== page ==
Kenya camping is possible around the country, but as there are not that many campsites, it takes a bit of planning. The ones that are available range from private campsites to park/public campsites.
I will start this page with some 'general' information and overview, and than some 'personal experiences' and suggestion! If you would like to jump straight to the 'personal stuff', Click Here!
The private campsites tend to be with good facilities – hot shower and flush toilets – wood is provided as well. They are mostly in shaded locations, and also come with a good possibility of a restaurant and a variety of activities.
Park campsites have mostly basic facilities – long-drop toilet and showers (cold, most of the time) – to no facilities at all where you have to be fully self-sufficient, bringing everything including water.
The park campsites are considerably more expensive than the private campsites, from around US$25 (as of 2010) for camping per person, with the additional cost of park and vehicle fees. For non-residents in Kenya, the private campsites are better value for money.
(Note: Here is a readers suggestion on A New Campsite in Mtwapa, with great prices and location!)
Sometimes tents can be hired in private campsites. If bringing your own tent, make sure it has a sewn-in groundsheet and can zip securely to keep out insects, especially mosquitoes and ants.
Some campsites do provide bandas (small huts with a bed, some with basic facilities) where you need to bring all your bedding and equipment.
People, who would like to combine camping with mountain climbing, will have a fantastic time looking into doing so in the Mount Kenya region. The are many different options on which route to take, depending on your ability level and how much time you have.
The best time to go is just about all year round, except maybe the middle of the rainy season.
Personal Experiences and Suggestions
It’s something I dreamed about doing for quite some time, and I’m not talking about staying in a tented camp site here. I’m talking about having your own tent, bringing your own supply, being flexible and moving at your own pace.
A friend and I settled on a date and started to get serious about a route and began the process of planning, which was mainly on finding a good deal for a 4x4 vehicle.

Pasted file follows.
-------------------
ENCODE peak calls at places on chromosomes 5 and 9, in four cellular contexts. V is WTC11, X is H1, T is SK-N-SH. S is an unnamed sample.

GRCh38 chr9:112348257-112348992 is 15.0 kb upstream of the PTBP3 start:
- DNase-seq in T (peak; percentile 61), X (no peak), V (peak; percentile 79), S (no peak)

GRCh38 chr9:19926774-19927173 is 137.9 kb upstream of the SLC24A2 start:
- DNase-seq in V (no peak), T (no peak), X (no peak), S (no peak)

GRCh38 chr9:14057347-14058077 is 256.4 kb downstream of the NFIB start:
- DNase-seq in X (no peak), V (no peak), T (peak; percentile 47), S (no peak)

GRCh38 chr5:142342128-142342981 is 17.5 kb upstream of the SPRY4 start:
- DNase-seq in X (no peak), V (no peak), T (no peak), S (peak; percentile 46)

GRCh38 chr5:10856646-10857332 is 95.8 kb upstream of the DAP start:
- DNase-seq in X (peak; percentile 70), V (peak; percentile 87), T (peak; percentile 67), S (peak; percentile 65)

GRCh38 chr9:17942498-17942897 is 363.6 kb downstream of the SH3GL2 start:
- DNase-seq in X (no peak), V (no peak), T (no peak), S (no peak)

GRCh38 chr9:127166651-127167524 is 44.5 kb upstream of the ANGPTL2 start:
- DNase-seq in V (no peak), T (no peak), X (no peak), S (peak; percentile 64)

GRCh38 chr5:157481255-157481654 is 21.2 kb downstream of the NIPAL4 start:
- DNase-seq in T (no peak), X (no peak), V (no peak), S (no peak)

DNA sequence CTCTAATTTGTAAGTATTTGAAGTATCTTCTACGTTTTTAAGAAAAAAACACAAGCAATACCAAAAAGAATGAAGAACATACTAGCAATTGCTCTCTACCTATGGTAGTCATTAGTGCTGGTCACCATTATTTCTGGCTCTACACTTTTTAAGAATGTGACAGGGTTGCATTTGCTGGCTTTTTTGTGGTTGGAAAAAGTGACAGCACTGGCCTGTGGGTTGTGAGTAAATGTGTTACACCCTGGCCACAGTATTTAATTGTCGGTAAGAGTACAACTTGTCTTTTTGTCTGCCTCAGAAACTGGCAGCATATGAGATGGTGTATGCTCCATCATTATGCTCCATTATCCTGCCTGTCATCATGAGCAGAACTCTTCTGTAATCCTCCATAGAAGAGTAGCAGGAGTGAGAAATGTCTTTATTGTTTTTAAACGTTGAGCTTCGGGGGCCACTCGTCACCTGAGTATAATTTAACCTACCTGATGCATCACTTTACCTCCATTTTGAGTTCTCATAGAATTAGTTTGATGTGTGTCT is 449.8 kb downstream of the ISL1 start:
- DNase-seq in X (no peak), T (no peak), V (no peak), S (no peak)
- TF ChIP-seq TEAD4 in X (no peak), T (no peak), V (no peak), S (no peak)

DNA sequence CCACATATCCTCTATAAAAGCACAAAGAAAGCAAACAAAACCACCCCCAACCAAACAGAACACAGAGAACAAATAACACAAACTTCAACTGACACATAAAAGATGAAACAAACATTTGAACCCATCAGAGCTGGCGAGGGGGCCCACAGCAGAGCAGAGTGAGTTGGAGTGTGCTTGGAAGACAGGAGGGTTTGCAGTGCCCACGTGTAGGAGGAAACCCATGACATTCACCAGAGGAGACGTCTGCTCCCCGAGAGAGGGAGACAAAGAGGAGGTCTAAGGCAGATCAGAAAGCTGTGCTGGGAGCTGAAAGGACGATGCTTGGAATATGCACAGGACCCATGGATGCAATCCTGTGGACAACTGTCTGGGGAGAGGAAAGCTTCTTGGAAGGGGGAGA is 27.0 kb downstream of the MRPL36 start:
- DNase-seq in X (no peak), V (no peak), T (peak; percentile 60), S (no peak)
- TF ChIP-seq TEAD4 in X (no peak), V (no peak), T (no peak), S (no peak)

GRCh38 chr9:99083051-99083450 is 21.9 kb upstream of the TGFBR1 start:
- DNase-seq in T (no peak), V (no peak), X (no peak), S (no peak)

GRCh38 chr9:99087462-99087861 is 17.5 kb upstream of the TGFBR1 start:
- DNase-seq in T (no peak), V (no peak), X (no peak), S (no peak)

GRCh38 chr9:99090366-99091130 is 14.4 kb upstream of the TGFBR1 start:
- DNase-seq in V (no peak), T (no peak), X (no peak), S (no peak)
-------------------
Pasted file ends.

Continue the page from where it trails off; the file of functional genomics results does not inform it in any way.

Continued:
Have a look here for the best available quote!
It came with some basic camping gear, including tents, pots & pants, plates, cups, chairs & gas cooker. After picking up the car and doing some shopping for some provisions and extra things that might help along the way, mainly food supplies and water, we set off on our way.
The first stop was in Tsavo East National Park, as we wanted to go see our adopted baby elephants at the David Sheldrick Wildlife Trust (DSWT), close to Voi.
When we got to the Ndololo public campground, which is under the care of Kenya Wildlife Services (KWS) and 'side by side' with the Ndololo Tented camp, we where happily surprised to find ourselves being the only campers there, which suited us just fine. The camp is beautifully located in between big trees and the facilities were just updated and we couldn’t have been more pleased.
Elephants came to visit at night and during the next 1 ½ days where all around camp. I was in absolute heaven as I’m very passionate about them and felt very connected and so serene. Since there was a big baboon family living close by and they have an unstoppable desire for investigating things, we had somebody from the camp keep watch during the day and everything was fine. We only lost 3 potatoes, but that’s a different story.
The park is very easy to navigate and with a map, that can be purchased at the gate, you are more than prepared to explore on your own. If you would like a guide/ranger to come with you to point out and find the animals faster, you can arrange that also at the gate.
To camp inside the parks is usually $25 per night, which is reasonable. The fee for your car is at about 300Ksh as of 2010. You do have to calculate in the daily park fees and it is a very good idea to know beforehand on which parks you would like to go to, as they will all have different fees. Most of them do NOT except credit cards, so you have to have the cash with you and most prefer US$. We did both, local currency and US$, but keep in mind they will hit you with the highest exchange rate possible...and NO, they don’t adjust it to the daily rates...it’s pretty much up as long as possible.
Note: As of 2017 - Credit cards are now accepted at the Entrances. Please double check on fee's etc.
Bring toilet paper! While camping, it has multiple uses and you will find it indispensable!
Make sure you have plenty of drinking water with you and for emergency backup some water purification tablets. You will find tap water more easily for washing etc. on most campgrounds, but drinking water is essential to buy whenever you have the opportunity!!
If you end up with a flat tire, find the closest petrol station. Most of them will & can fix it for about 400Khs. Oh, and of course, make sure your spare tire is in good shape!
Bring car chargers! If it’s for your phone, camera, batteries, laptop etc. etc., you will NEED it!
I think that about sums it up for this personal experience on Kenya camping.
Now we are off to and On to Amboseli Nation Park!!
If you have done already some Kenya camping, please do share with us!